This is a first in countdown history — an aborted mission. Stop the rocket launch.
The executive committee, in a unanimous decision, ruled it was time to pull the plug and spoil the surprise party:
Turn on the lights and come out from behind the couches. Texas A&M was going to be this year's preseason No. 1.
Texas A&M without Manziel is like a car without an engine.
Balloons were filled and champagne was on ice, but we were starting to get a bad vibe — similar to Game 7 of the 1969 NBA Finals between the Lakers and Boston Celtics.
Lakers' owner Jack Kent Cooke put balloons in the Forum rafters in advance of his team's "sure" win.
Boston center Bill Russell looked up, saw the balloons, and said "Hmmmm."
We don't want balloons stuck in the rafters.
Mind you, nothing Manziel did in the off-season chased Texas A&M off our No. 1 spot. We didn't need Johnny to be good … we just needed him to stay eligible.
The Aggies deserved preseason No. 1 after finishing 11-2 last year with a stunning win over Oklahoma in the Cotton Bowl.
Texas A&M was the only team to defeat Alabama, last season's national champion. And the Aggies did it in Tuscaloosa, with Manziel driving Nick Saban's defense crazy with his zigs and zags.
There was no risk in making Texas A&M this year's No. 1, especially with Alabama coming to College Station on Sept. 14. If Texas A&M won, the ranking was deserved. If the Aggies lost, Alabama could simply be nudged up into the vacated spot.
That set-up changed with Sunday's ESPN report that the NCAA was investigating whether Manziel had been paid for signing autographs. It got more ominous Tuesday when ESPN interviewed a broker who claimed he paid Manziel $7,500 for signing autographs. There is video and audio of Manziel scribbling his signature.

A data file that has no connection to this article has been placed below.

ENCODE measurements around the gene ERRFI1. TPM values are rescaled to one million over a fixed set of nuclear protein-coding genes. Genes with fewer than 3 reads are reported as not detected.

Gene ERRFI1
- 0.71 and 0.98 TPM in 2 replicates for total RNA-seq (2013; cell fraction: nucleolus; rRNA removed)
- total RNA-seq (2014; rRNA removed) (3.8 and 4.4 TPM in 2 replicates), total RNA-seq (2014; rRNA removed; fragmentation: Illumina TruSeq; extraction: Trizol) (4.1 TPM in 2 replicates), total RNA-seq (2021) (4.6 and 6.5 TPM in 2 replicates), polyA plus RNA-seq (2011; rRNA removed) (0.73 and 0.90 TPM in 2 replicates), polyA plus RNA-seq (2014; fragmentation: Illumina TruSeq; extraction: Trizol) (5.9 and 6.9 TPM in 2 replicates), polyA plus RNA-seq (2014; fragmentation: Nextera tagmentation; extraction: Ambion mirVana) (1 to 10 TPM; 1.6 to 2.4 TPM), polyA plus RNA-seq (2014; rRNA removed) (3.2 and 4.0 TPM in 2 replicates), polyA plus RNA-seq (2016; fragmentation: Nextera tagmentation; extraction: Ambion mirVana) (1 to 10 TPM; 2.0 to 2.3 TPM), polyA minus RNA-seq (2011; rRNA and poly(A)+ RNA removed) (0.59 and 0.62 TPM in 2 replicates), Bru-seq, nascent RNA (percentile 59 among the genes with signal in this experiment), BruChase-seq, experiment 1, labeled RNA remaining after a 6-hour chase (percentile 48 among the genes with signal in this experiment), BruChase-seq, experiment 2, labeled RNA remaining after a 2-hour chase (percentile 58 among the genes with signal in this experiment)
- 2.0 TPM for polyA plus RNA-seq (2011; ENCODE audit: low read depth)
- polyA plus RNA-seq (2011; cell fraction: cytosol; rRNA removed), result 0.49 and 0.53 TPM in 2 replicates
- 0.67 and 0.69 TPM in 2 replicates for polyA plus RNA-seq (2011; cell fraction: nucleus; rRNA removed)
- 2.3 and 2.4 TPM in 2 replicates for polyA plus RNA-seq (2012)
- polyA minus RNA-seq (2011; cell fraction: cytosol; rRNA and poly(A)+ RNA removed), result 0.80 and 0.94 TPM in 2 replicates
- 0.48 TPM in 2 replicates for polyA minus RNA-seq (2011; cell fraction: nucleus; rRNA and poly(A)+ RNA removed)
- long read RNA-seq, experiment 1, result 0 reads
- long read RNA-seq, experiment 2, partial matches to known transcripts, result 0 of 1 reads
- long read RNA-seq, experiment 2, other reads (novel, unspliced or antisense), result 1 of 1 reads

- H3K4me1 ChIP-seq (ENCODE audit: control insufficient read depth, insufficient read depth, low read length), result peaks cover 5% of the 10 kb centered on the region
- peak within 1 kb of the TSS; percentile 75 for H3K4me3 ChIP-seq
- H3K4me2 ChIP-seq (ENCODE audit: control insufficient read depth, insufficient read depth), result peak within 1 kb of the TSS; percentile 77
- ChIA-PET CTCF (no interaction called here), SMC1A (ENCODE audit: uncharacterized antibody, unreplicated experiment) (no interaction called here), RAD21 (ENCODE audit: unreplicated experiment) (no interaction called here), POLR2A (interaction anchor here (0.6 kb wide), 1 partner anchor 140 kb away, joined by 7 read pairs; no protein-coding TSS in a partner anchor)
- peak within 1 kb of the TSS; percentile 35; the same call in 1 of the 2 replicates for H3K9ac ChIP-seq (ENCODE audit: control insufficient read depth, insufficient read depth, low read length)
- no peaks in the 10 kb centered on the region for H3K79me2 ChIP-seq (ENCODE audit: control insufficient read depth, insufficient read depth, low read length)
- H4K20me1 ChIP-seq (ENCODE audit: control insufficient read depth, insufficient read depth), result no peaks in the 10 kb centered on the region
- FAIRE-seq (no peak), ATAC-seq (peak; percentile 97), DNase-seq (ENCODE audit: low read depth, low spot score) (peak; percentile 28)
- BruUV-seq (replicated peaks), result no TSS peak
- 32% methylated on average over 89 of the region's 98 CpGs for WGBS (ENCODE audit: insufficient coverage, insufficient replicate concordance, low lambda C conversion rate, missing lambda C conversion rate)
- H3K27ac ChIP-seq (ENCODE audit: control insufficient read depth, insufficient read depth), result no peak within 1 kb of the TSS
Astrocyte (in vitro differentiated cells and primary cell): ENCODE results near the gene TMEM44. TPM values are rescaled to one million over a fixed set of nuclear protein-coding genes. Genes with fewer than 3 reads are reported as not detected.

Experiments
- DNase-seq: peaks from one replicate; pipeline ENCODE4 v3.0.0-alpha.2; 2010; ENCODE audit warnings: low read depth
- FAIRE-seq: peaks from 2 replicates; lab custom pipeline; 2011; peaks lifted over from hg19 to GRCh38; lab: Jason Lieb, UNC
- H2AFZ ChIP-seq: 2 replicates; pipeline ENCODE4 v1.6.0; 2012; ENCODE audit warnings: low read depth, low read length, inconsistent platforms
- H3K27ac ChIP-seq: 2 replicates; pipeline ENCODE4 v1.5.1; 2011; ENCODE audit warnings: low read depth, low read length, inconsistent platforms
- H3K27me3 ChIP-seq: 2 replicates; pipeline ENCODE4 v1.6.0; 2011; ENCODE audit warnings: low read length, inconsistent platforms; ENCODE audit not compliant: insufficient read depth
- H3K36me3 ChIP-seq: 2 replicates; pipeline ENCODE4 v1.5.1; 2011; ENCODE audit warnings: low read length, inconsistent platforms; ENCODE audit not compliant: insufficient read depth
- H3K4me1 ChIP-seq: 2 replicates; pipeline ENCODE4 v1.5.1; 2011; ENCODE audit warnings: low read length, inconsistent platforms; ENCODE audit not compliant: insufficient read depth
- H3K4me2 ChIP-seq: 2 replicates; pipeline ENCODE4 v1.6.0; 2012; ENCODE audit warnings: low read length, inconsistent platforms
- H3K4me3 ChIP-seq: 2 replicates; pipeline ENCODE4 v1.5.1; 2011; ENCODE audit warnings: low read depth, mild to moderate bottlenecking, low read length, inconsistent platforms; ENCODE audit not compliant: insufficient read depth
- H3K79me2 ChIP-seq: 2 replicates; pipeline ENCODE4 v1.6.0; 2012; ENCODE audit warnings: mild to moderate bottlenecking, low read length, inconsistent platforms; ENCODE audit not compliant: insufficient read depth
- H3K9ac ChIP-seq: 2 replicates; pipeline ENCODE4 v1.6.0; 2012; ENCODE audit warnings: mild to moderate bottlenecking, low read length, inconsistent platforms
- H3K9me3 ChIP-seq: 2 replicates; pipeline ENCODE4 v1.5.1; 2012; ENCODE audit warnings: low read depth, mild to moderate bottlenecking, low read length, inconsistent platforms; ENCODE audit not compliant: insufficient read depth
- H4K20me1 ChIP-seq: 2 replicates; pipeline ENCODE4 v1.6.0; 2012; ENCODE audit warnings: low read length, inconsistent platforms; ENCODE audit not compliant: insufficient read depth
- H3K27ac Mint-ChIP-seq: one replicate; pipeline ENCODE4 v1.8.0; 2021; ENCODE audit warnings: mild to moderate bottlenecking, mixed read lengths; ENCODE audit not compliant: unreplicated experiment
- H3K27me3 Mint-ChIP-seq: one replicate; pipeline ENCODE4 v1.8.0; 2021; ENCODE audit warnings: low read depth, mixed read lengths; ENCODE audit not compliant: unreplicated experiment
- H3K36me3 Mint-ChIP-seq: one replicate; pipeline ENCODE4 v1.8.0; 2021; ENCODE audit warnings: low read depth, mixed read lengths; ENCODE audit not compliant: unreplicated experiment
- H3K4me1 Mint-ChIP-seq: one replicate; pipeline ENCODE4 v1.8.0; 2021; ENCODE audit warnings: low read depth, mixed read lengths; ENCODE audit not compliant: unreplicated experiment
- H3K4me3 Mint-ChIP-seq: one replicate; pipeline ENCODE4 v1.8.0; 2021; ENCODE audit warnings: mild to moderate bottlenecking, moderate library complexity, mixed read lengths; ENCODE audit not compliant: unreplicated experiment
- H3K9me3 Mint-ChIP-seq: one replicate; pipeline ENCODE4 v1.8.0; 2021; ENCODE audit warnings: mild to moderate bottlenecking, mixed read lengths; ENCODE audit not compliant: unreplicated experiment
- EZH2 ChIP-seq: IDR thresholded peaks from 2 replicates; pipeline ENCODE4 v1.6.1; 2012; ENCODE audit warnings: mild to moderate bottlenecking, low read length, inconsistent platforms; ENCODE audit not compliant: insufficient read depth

How many other videos exist?
That was a countdown game-changer because, if Manziel took money, his season might be over.
The countdown had to hedge and reevaluate Texas A&M the way Las Vegas bookmakers are doing.
Re-slotting Texas A&M at No. 21 at least leaves some wiggle room. If Manziel is ruled ineligible, it's a short walk out the rankings door. If Manziel ends up playing, the Aggies can rocket right back with a win over Alabama.
It's too risky, right now, to bet the countdown on Texas A&M.
What a shame, because this had the makings of a magic carpet ride. Texas A&M was going to be 2-0 after wins over Rice and Sam Houston State, with Alabama coming to town.
Suddenly, though, the game of the year is clouded in mystery. Will Johnny play, or won't he?
It's never good news when your first training camp move is hiring a law firm. Texas A&M has to be careful because it can get sanctioned by the NCAA if it plays somebody who turns out to be ineligible. Ask USC about that.
If the matter isn't resolved by late August, the school can probably get away with sitting Manziel the first two games. But then would come a huge decision about Alabama.
Auburn took a similar risk in 2010 with quarterback Cam Newton and it paid off with a national title. Those allegations, though, came much later in the season.
So who will be No. 1 now?